The Anatomy of a Snowbird

Lots of older adults head to warmer climates during the winter to escape the cold. The migrating families are lovingly referred to as “snowbirds” and there’s a lot to know about this transient lifestyle. 
Let’s learn more about what snowbirds are, the benefits of heading to a warmer climate during the summer, and what to consider before you take the leap and become a snowbird yourself.

What is a Snowbird?

A snowbird is someone who heads to a warmer climate during the winter but keeps their permanent home for the rest of the year. While this migratory season used to just be for 2-3 months, usually January and February, more snowbirds are extending their travels to take full advantage of the winter sunshine. 
According to John F. Brady, founder of, “There is a growing number of people who are becoming snowbirds and who are staying longer. Boomers – a large segment – are tired of winter and the hassles that come with it.” The most common snowbird destinations are Arizona, California, and New Mexico on the West Coast and Alabama, Florida, Georgia, Louisiana, and Mississippi on the East Coast. Where you decide to spend your winter will depend on your budget, travel requirements or limitations, and personal preferences.
Older couple enjoying nature

Fun Facts About Snowbirds

Although snowbirds are increasing in popularity, the term has actually been around for almost 100 years! Here are some other fun facts that you likely didn’t know about snowbirds:

  • The majority of snowbirds come from Canada. About 10% of snowbirds live in a permanent location outside of the US and 4 out of 5 of those international snowbirds come from Canada. 
  • Some snowbirds eventually become “sunbirds,” or the opposite of the traditional migration. They make their southern residence their permanent home and travel north for a bit of the year. 
  • According to the study “Snowbirds, Sunbirds and Stayers: Seasonal Migration of the elderly in Florida,” more than 63% of snowbirds rated their health as “very good” or “excellent.” Those of the same demographic who stayed in one place year-round reported themselves as having less desirable health.
  • John D. Rockefeller was one of the very first snowbirds as he migrated to Florida in 1914.
  • Snowbirds have a major impact on the economies where they stay
  • Many snowbirds spend up to 6 months in their warm-weather homes
  • Many snowbirds bring their pets along, too. You could even call them snowdogs and snowcats!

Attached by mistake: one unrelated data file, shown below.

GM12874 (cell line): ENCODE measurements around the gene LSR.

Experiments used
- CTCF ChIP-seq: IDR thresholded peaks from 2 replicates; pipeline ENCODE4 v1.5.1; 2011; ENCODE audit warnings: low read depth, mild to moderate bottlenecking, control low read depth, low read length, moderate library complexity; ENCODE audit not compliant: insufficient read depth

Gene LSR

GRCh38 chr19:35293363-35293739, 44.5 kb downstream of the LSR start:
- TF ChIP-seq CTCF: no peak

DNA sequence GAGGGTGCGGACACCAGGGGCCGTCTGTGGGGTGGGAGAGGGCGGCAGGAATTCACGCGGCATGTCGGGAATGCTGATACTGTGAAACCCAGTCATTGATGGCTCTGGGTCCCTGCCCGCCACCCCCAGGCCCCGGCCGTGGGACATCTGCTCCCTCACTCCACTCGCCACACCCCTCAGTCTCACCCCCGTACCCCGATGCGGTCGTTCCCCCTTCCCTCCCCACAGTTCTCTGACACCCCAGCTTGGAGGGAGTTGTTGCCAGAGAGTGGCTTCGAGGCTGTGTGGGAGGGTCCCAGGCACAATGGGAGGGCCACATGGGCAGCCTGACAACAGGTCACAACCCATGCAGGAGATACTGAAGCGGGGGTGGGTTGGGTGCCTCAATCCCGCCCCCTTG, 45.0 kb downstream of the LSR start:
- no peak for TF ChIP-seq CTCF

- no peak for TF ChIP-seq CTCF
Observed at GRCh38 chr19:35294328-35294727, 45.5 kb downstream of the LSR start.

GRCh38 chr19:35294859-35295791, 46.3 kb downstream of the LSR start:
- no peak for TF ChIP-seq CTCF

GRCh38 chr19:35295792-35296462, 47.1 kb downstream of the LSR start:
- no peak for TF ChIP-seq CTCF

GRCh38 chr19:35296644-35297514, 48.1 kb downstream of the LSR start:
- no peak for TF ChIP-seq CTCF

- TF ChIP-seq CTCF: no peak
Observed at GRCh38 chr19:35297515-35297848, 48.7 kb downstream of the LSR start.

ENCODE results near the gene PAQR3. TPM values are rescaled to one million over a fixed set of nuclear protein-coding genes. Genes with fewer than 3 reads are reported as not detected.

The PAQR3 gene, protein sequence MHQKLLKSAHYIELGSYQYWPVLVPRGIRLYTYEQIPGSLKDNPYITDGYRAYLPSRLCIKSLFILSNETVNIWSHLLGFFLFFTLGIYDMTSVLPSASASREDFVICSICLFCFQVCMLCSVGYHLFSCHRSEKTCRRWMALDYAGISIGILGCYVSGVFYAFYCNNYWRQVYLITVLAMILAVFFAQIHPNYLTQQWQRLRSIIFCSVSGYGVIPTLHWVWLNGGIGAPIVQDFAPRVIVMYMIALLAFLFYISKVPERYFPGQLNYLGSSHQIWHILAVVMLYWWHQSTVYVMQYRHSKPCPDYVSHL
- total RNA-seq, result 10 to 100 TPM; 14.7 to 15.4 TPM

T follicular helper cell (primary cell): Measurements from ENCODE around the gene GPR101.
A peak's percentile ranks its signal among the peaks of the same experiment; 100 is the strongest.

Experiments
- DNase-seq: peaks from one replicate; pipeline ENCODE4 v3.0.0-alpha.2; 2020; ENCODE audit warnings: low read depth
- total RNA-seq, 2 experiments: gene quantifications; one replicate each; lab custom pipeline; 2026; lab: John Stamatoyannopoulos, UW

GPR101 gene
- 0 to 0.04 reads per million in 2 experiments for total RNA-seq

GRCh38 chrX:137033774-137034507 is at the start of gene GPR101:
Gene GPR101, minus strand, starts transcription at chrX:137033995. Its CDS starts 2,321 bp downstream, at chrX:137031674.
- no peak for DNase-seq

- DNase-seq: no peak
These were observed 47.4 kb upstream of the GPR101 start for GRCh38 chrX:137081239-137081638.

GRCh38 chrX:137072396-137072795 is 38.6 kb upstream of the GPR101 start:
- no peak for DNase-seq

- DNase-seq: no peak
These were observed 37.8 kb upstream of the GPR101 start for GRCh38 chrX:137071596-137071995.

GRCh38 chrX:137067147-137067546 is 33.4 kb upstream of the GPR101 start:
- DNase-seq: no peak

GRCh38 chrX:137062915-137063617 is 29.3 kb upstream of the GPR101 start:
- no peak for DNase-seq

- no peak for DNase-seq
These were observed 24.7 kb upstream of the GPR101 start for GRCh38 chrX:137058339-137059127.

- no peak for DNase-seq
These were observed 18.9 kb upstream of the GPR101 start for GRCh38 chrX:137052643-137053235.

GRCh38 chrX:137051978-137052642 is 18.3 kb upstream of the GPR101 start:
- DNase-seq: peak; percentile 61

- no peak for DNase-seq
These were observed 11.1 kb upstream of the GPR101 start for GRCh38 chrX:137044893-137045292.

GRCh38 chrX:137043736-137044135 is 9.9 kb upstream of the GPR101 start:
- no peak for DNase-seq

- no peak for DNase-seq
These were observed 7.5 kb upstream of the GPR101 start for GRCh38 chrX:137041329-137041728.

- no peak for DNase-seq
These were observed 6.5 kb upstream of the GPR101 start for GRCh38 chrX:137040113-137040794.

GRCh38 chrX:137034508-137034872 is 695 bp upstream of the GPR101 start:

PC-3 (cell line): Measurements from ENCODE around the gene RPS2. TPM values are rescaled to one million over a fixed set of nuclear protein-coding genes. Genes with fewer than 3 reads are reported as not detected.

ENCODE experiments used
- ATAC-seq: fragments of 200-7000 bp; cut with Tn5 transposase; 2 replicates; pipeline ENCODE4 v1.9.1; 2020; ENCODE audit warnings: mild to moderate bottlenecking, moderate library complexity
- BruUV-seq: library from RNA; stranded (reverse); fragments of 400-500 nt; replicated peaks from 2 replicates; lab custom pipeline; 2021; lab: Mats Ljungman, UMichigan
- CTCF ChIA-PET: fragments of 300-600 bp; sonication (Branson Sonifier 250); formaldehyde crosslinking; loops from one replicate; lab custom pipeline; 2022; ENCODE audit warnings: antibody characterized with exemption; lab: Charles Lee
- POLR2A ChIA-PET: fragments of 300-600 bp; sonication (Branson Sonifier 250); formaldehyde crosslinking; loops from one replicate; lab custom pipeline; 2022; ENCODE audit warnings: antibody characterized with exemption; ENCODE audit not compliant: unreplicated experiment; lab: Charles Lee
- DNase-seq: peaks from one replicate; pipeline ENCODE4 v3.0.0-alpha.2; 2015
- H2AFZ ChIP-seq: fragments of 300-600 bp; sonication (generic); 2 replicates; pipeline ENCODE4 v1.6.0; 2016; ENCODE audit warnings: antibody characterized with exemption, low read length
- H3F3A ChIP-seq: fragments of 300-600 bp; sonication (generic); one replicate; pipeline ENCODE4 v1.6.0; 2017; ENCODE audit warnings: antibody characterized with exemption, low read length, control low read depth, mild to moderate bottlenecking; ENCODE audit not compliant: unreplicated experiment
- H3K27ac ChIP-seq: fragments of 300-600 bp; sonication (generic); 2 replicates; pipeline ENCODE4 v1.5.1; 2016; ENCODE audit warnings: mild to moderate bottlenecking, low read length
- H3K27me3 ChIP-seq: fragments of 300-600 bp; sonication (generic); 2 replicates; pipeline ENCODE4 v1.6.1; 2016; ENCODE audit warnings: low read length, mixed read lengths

Woman playing tennis

Benefits of Being a Snowbird

There are many health benefits to being a snowbird besides just getting a tan. Here are just a few:

  • Because older adults who travel to warmer clients are able to be outside more during the winter, they often stay more active and enjoy outdoor activities like pickleball, tennis, swimming, walking, and yoga. 
  • In addition to staying physically active, it’s easy for snowbirds to stay socially active as they age, as well. Often, these families will have friends in both their winter and summer homes and enjoy the engagement, community events, and social calendars that come with being in a snowbird community. 

Winter can be hard on anyone, but especially adults with limited mobility. While there are plenty of ways to stay safe during the winter, warmer weather means less risk of slipping on ice, running into weather-related emergencies, or getting sick in the cold.
Woman talking to her doctor online

Considerations Before Becoming a Snowbird

There are many benefits of being a snowbird, including more favorable weather and the opportunity to be more physically and socially active, but there are also a lot of logistical considerations to keep in mind. Here are a few:

  • Consider the cost. Whether you own two homes, are renting one, or live in an RV that you can travel in, being a snowbird can get expensive if you don’t plan out the details. 
  • Speaking of cost, you will also pay more taxes by being a snowbird. Your insurance rates for your home and vehicles might increase, as well. 
  • Make sure you have your mail forwarded to your winter address to avoid missing anything important
  • Make sure to look into the terms and conditions of stopping and starting your utility services, including the internet. Sometimes, you have to pay a fee to pause your account. 
  • You’ll need to winterize your house while your gone and have someone check on it to make sure everything is in order. 
  • If you’re staying in the US, you can likely bring your pets along but you may need a Certificate of Veterinary Inspection, especially if you’re flying. 
  • According to US News & World Report, if you are over 65 and on Medicare, you should be able to obtain medical care wherever you go within the United States. If you use private health insurance, you will need to research whether there are doctors and hospitals at your destination that will be covered by your health care network.
  • You’ll need to take your full medical records with you, including prescriptions you take, or see if your primary physician will share your medical records with a doctor at your snowbird destination. 

Luckily, with the rise of automatic payments, telehealth, and other electronically-connected systems, you can easily become a snowbird if you want to. While it might not be for everyone, it is a good chance to escape the cold weather, make new friends, and relax at home

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